Many antimicrobial preventive control options are available that meet Safe Harbor criteria from a regulatory point of view. Some have been "grandfathered in," while others are more recent. The utilization of these processing aids is not without scrutiny. Ongoing research seeks novel and more targeted approaches, aiming for effective food protection without compromising taste or safety.

Processors and foodservice operators must keep in mind that food contact substances are highly regulated and add complexity to processes and training programs. They must also remember that food processing establishments and foodservice facilities, not regulatory agencies, are responsible for determining whether a non-food compound such as a cleaner, sanitizer, disinfectant, pesticide, antimicrobial treatment, or processing aid is safe, effective, and used within regulatory compliance guidelines. Food safety professionals must carefully consider Safe Harbor use ranges for all parameters (i.e., ppm, pH, temperature, spray time duration, spray pressure, coverage, contact time, and immersion dwell time) when planning, designing, and engineering the delivery system. The mixing and metering systems must be precise and are often automated, requiring sophisticated technical support during operation. Compliance with regulatory Safe Harbors is non-negotiable and must be verified at each applicable step in the supply chain from farm to fork.

Regulatory non-compliance associated with unapproved antimicrobial solutions or concentrations above regulatory thresholds that come into direct contact with food can result in adulteration, product loss, and product recalls, as well as criminal penalties. It is up to each company's leadership to determine if the preventive control processes in the supply chain are functional and align with the organization's food safety, quality, and social responsibility goals, so as not to harm a consumer or the company's brand.


  1. U.S. Food and Drug Administration (FDA). "Food Chemical Safety." Current as of March 27, 2024.
  2. U.S. Environmental Protection Agency (EPA). "Food Contact Sanitizing Solutions Model (FCSSM) For Estimating Indirect Dietary Exposure To Components of Sanitizing Solutions Used in Commercial Settings: User Guide." Version 1. April 2017.
  3. U.S. Department of Agriculture Food Safety and Inspection Service (USDA-FSIS). "Nonfood Compounds." April 23, 2019.
  4. USDA-FSIS. "Criteria Used by the Former Compounds and Packaging Branch for Evaluating Nonfood Compounds and Proprietary Substances." September 2013.
  5. Powitz, R.W. "Non-EPA Registered Cleaners and Sanitizers for Use in Food Production Facilities and Retail Food Establishments." Food Safety Magazine. September 24, 3013.
  6. FDA. "Inventory of Effective Food Contact Substance (FCS) Notifications." Page last updated February 29, 2014.
  7. FDA. Code of Federal Regulations. "21 CFR 170.39: Threshold of regulation for substances used in food-contact articles." Title last amended April 11, 2024.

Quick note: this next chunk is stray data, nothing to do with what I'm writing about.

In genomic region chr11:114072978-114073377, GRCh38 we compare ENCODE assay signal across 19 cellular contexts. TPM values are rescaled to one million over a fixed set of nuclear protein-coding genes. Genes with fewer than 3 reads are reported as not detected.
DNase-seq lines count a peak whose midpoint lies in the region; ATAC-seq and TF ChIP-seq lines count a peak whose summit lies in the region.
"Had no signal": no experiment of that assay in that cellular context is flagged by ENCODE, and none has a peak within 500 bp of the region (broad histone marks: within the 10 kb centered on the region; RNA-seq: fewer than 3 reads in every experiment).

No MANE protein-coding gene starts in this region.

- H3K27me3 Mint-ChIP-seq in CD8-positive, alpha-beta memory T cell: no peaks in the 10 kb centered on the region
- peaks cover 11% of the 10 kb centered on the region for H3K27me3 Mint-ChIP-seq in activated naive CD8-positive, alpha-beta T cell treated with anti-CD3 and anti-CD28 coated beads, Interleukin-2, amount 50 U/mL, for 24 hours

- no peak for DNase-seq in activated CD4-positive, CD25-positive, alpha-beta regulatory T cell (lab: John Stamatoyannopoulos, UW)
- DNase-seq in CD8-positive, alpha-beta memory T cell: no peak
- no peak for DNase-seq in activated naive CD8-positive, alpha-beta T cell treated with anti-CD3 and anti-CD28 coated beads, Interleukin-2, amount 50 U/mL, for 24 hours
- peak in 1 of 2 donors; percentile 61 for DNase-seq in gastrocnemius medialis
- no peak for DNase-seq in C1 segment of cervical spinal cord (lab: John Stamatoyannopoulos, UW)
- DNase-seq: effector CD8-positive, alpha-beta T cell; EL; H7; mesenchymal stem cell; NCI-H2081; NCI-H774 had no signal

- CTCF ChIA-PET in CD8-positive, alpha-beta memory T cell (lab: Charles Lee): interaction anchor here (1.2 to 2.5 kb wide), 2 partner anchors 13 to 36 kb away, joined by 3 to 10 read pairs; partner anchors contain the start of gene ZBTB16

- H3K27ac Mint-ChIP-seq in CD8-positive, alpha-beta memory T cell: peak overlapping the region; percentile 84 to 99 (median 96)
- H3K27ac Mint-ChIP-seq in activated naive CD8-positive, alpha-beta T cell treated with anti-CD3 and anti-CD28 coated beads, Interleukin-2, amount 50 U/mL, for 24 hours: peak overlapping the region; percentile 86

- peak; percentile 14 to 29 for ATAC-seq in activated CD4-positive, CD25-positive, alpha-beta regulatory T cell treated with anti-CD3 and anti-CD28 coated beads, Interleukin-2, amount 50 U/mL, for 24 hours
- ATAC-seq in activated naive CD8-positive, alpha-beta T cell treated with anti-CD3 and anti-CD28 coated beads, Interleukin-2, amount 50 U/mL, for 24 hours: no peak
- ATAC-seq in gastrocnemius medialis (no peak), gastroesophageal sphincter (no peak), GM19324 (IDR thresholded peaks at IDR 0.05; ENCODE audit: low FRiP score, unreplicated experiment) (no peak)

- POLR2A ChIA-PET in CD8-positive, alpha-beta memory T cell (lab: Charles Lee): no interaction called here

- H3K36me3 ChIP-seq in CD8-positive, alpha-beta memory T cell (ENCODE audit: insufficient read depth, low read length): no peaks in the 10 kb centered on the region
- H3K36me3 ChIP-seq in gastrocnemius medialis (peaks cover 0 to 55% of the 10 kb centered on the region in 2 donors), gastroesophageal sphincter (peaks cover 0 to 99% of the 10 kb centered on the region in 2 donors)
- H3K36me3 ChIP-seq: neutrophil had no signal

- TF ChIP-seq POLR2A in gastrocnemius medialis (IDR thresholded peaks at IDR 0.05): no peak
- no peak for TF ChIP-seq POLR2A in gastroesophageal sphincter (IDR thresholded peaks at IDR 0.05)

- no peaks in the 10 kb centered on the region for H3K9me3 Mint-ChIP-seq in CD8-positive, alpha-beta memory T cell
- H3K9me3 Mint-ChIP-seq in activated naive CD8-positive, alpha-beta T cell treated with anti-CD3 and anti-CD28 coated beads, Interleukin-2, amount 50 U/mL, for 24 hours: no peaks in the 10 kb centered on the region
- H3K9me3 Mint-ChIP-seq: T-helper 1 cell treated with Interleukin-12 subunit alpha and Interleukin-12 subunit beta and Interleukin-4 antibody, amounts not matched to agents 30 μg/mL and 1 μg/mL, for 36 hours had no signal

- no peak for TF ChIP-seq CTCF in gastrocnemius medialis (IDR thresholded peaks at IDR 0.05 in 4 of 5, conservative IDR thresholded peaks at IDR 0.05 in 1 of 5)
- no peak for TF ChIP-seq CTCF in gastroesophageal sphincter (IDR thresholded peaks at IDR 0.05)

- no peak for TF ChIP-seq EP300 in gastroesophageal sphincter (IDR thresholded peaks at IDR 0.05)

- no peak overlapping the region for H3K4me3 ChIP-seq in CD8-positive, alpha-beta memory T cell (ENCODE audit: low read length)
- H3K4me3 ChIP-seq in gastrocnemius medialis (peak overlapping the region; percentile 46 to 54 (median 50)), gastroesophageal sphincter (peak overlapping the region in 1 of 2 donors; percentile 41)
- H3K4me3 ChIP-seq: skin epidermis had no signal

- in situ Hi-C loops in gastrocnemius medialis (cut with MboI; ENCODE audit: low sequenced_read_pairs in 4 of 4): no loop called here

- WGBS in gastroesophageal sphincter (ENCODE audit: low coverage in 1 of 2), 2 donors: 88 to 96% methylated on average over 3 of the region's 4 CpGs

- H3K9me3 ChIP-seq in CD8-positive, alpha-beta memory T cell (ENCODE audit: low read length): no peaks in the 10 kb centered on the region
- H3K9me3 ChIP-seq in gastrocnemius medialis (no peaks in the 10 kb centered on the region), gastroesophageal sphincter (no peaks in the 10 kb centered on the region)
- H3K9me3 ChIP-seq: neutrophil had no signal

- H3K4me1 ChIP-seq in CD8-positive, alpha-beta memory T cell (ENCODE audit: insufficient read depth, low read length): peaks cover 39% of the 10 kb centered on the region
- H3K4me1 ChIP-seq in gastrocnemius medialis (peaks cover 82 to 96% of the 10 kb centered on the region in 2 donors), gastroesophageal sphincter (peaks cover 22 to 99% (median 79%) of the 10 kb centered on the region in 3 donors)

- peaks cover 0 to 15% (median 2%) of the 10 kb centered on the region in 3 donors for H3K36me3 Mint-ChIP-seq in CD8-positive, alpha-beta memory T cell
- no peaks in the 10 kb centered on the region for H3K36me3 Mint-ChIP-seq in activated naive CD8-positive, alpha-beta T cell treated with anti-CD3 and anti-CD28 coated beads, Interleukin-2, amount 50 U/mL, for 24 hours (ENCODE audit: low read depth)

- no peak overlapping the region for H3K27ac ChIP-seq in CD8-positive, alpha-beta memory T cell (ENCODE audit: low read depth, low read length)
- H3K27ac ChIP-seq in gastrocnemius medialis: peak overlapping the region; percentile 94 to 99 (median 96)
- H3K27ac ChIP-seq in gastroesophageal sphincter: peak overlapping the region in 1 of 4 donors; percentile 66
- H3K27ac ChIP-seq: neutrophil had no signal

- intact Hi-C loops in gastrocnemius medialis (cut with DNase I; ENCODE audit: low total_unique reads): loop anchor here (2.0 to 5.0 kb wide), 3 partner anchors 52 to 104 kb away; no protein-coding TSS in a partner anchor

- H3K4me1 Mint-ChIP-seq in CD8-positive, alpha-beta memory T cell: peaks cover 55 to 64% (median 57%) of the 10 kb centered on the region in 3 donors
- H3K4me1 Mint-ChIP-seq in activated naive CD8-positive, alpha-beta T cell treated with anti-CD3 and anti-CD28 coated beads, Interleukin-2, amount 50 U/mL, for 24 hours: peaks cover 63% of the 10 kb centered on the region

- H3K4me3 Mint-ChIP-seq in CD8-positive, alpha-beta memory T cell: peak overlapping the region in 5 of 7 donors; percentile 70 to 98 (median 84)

8. FDA. Code of Federal Regulations. "21 CFR 101.100: Food; exemptions from labeling." Title last amended April 11, 2024.
  9. FDA. "Inventory of Effective Food Contact Substance (FCS) Notifications." Page last updated February 29, 2014.
  10. USDA-FSIS. "Complete List of Safe and Suitable Ingredients Used in the Production of Meat, Poultry, and Egg Products." June 2023.
  11. FDA. "Food Ingredient & Packaging Inventories." Current as of September 25, 2023.
  12. Ünlü, G. "Determining Infectious Doses of Foodborne Illness Agents." Food Technology Magazine. May 1, 2021.
  13. Food Safety Magazine. "FDA Amends Food Contact Notification Regulations." March 21, 2024.
  14. European Food Safety Authority (EFSA). "Microbiological hazards associated with the use of water in the post‐harvest handling and processing operations of fresh and frozen fruits, vegetables and herbs (ffFVHs) Part 1 (outbreak data analysis, literature review and stakeholder questionnaire)." EFSA Journal. November 3, 2023.
  15. Pangloli, P., Y.-C. Hung, L.R. Beuchat, C.H. King, and Z.-H. Zhao. "Reduction of Escherichia coli O157:H7 on Produce by Use of Electrolyzed Water under Simulated Food Service Operation Conditions." Journal of Food Protection 72, no. 9 (September 2009): 1854–1861.
  16. Afari, G.W., Y.-C. Hung, C.H. King, and A. Hu. "Reduction of Escherichia coli O157:H7 and Salmonella Typhimurium DT 104 on fresh produce using an automated washer with near neutral electrolyzed (NEO) water and ultrasound." Food Control 63 (May 2016): 246–254.
  17. Moorman, E. and H. King. "Is It Time for a 'Kill Step' for Pathogens on Produce at Retail?" Food Safety Magazine December 2016/January 2017.
  18. King, H. and W. Bedale. Hazard Analysis and Risk-Based Preventive Controls: Improving Food Safety in Human Food Manufacturing for Food Businesses. Elsevier (2018).
  19. USDA Agricultural Marketing Service (AMS). "5026: The Use of Chlorine Materials in Organic Production and Handling." and USDA-AMS "Guidance: The Use of Chlorine Materials in Organic Production and Handling." March 20, 2024.
  20. USDA-AMS. "Peracetic Acid Handling/Processing." March 3, 2016.
  21. Conference for Food Protection. "Guide for Washing and Crisping Whole Raw Fruits and Vegetables at Food Establishments." August 20, 2021.
  22. FDA. "Recently Published GRAS Notices and FDA Letters." Current as of April 10, 2024.
  23. Food Safety Magazine. "Study Examines Inactivation of Listeria by Hydrogen Peroxide in Commercial Cheese Brines." February 2, 2024.
  24. EPA. "Compliance Advisory: EPA Regulations About UV Lights that Claim to Kill or Be Effective Against Viruses and Bacteria." October 2020.